Features of Raw Opal
Opal is a transparent stone, not milky. It is soft, rating 5.5 to 6.5 on the hardness scale. Some opals crack when they dry too quickly after being mined. They can be somewhat porous if they are allowed to dry too quickly. The stone has a long history and there are many myths about the stone, making it more interesting and mysterious.
There are many varieties of opal – common Opal, crystal opal, water opal, white opal, moss opal, pink opal, precious opal, fire opal, blue opal, and many others. Essentially though, there are 2 broad categories of opal, and that is precious opal and common opal. it is the common opal that does not have that play-of-color., and common opal, which does not.
They also come in lots of colors, from white to orange, green, violet, blue, shades of red, white, and colorless. The stone is known for its fire or play of colors because of diffraction. This phenomenon of flashing colors is because of diffraction and is not related to the color of the opal. The colors seen in the opal’s fire depends on the size of the spheres as well as the angle of viewing.
Opal is October’s birthstone and this is also the stone given for when you have achieved 14 years of marriage to the same person.
The weather’s role in forming opals
The many variations in the types of raw opal you get will depend on a few factors, and the weather, with its wet and dry periods, creates silica. In fact, special conditions must prevail to provide a unique situation for the production of a variety of opal. Some experts on the opal say that there need to be acidic conditions to form silica spheres.
When evaluating the opal, certain features are taken into account –
- The opal’s color – particularly the colors displayed in the play-of-color, with red, orange, and green being the dominant hues. Bright colors are preferred to faint colors.
- The pattern – play of color occurs in 3 patterns, but regardless of the pattern, the colors must be bright.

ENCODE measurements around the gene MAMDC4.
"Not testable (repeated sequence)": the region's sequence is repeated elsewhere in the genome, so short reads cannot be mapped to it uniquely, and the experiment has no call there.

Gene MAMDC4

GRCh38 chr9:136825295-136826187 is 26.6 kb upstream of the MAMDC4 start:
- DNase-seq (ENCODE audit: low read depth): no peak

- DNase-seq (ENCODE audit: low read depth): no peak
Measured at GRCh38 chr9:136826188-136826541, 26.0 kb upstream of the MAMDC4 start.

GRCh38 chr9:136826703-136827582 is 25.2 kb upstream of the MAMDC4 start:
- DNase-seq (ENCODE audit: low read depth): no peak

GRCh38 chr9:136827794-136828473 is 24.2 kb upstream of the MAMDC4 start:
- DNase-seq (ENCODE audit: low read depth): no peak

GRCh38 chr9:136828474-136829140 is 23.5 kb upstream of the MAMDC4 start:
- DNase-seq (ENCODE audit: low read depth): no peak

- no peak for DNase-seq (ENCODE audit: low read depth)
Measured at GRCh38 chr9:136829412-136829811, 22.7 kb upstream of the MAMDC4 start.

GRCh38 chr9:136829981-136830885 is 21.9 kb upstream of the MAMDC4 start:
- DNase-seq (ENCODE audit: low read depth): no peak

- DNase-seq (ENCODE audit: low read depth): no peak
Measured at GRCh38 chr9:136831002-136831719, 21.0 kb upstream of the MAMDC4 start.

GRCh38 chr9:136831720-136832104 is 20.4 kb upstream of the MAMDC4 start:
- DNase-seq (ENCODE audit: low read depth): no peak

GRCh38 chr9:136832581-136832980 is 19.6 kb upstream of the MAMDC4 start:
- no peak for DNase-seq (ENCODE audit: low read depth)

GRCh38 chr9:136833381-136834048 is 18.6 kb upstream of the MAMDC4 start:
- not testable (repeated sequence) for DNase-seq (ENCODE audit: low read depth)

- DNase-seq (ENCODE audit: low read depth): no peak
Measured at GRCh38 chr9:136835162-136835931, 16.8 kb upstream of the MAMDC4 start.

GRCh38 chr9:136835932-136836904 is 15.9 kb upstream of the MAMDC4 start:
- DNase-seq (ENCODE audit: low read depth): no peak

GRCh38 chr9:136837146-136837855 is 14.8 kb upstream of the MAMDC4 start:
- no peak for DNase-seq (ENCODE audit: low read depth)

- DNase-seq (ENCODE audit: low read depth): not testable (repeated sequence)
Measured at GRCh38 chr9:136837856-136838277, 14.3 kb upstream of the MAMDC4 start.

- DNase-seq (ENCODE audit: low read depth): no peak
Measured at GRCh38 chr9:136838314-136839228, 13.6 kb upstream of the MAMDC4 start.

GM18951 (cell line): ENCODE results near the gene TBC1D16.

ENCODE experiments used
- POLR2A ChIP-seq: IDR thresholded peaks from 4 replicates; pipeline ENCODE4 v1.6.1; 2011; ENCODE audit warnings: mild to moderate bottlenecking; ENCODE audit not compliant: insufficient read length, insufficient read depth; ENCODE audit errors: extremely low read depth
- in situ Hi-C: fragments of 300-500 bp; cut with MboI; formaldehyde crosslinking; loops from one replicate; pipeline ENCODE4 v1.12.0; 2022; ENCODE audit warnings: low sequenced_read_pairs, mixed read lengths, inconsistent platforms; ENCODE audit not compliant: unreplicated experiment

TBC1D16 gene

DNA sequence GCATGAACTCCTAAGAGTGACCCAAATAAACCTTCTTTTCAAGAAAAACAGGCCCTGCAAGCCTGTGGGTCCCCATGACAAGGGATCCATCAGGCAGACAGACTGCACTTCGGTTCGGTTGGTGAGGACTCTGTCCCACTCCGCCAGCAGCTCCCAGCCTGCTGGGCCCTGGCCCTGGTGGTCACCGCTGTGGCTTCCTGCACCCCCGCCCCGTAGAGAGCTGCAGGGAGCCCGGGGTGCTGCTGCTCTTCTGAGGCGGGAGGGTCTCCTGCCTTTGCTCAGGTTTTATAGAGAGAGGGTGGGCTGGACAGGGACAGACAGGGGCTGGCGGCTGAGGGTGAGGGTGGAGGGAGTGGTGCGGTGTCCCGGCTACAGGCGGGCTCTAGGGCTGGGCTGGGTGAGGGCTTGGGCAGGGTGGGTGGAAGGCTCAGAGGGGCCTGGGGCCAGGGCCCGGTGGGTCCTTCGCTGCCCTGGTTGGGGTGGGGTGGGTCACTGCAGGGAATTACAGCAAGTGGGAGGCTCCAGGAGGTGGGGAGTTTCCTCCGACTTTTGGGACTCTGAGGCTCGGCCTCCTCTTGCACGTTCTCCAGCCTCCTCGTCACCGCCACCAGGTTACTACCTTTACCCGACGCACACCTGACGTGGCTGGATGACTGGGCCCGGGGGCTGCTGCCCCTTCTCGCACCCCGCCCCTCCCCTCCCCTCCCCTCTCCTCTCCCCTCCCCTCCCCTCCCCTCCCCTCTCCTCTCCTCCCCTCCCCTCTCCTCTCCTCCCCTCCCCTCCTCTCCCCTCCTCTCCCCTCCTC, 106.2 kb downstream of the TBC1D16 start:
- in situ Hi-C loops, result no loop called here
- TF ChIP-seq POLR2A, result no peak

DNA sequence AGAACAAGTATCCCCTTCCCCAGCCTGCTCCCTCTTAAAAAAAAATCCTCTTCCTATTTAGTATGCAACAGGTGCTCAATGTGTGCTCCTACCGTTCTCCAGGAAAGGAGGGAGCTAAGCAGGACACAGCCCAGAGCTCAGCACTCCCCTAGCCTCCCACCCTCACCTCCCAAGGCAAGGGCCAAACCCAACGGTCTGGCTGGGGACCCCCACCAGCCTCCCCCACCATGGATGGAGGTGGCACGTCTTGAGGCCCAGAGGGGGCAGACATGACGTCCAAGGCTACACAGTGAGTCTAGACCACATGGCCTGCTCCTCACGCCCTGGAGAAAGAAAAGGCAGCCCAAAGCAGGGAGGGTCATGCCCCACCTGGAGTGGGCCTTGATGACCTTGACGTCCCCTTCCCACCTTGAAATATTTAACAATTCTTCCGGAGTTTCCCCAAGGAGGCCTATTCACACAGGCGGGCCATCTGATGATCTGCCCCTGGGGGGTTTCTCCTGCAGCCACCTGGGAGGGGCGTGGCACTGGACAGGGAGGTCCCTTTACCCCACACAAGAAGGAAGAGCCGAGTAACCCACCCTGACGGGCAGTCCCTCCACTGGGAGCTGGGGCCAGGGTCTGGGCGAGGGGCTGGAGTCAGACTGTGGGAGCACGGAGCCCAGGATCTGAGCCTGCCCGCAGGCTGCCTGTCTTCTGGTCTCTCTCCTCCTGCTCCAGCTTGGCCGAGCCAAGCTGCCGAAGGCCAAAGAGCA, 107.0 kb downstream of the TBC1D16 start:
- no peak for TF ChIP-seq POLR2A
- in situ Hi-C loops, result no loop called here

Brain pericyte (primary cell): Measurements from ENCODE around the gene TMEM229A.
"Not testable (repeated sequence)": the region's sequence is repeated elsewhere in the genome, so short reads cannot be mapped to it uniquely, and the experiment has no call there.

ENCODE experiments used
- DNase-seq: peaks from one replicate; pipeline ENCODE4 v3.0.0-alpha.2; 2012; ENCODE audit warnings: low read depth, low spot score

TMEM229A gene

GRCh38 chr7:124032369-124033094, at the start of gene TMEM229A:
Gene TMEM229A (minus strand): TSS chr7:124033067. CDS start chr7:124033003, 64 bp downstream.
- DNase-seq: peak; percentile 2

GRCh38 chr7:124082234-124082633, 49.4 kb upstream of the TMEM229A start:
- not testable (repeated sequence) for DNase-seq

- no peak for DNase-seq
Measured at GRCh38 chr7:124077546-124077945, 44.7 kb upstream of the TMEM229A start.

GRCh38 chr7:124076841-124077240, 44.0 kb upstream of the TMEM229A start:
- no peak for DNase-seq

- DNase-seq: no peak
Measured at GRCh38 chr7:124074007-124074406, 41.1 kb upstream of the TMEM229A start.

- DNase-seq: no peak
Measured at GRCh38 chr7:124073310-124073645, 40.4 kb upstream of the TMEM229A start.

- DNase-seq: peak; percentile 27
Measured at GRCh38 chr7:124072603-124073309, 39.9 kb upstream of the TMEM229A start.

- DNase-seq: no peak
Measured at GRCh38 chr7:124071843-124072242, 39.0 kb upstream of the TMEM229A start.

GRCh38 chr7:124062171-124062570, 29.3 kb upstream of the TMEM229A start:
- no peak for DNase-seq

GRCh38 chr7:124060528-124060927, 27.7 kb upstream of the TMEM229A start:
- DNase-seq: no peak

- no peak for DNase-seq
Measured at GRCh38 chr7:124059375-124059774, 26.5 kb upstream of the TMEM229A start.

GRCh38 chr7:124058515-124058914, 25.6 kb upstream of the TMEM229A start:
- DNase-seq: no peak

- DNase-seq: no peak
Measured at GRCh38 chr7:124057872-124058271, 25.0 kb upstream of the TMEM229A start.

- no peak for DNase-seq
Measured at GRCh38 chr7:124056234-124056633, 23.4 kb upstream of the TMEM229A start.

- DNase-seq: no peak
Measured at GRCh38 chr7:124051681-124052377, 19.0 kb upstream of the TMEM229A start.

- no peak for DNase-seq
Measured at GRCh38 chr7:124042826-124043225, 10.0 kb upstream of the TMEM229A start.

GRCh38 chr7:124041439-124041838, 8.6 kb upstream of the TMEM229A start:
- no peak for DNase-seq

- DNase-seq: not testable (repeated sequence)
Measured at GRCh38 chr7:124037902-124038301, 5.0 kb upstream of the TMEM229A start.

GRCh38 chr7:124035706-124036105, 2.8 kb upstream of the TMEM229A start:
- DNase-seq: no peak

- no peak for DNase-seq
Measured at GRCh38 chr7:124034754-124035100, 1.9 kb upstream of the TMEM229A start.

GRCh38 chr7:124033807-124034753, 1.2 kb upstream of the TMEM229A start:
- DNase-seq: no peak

- Clarity of the opal – this is its degree of transparency, and what- and if there are inclusions. Because opal is formed from rain falling, it contains moisture, but if the opal loses some of that moisture, it can develop a series of tiny fractures that are known as crazing, and this is a pity as it detracts from the beauty of the opal.
As a matter of interest, the raw opal Boulder, found in Queensland, forms in a way somewhat different to other kinds of opal. It forms inside an ironstone concretion, formed because of ionization.
The raw opal forms in ironstone boulders, from a few centimeters to up to 3 m across. The opal occurs as a filling between the concentric layers in the ironstone. Unlike other sedimentary precious opals, boulder opal is attached to the ironstone.
Some of the biggest opals in the world
The largest gem-quality opal in the world weighs 4.72 kg
The Jupiter Five – 5 kg, the largest piece of unworked opal.
The Opal of Halley’s comet is the largest black opal in the world.
Galaxy Opal was listed as the world’s largest polished opal in the year 1992
Cutting and polishing raw opal is a specialized skill, and usually, the rough opal is bought from opal miners as parcels. Opal cutting can produce unpredictable outcomes, but once the cutter has decided which pieces are worth cutting, the piece of opal is cut into a basic stone shape.
The most basic idea which any opal cutter needs to keep in mind is to keep the stone as large as possible, Water is used to cut opal to avoid overheating. Once cut, the face of the stone is decided on, considering which side has the best color for the stone.
Are you a fan of opals? If yes, then visit our blog to read more articles on opal and opalites.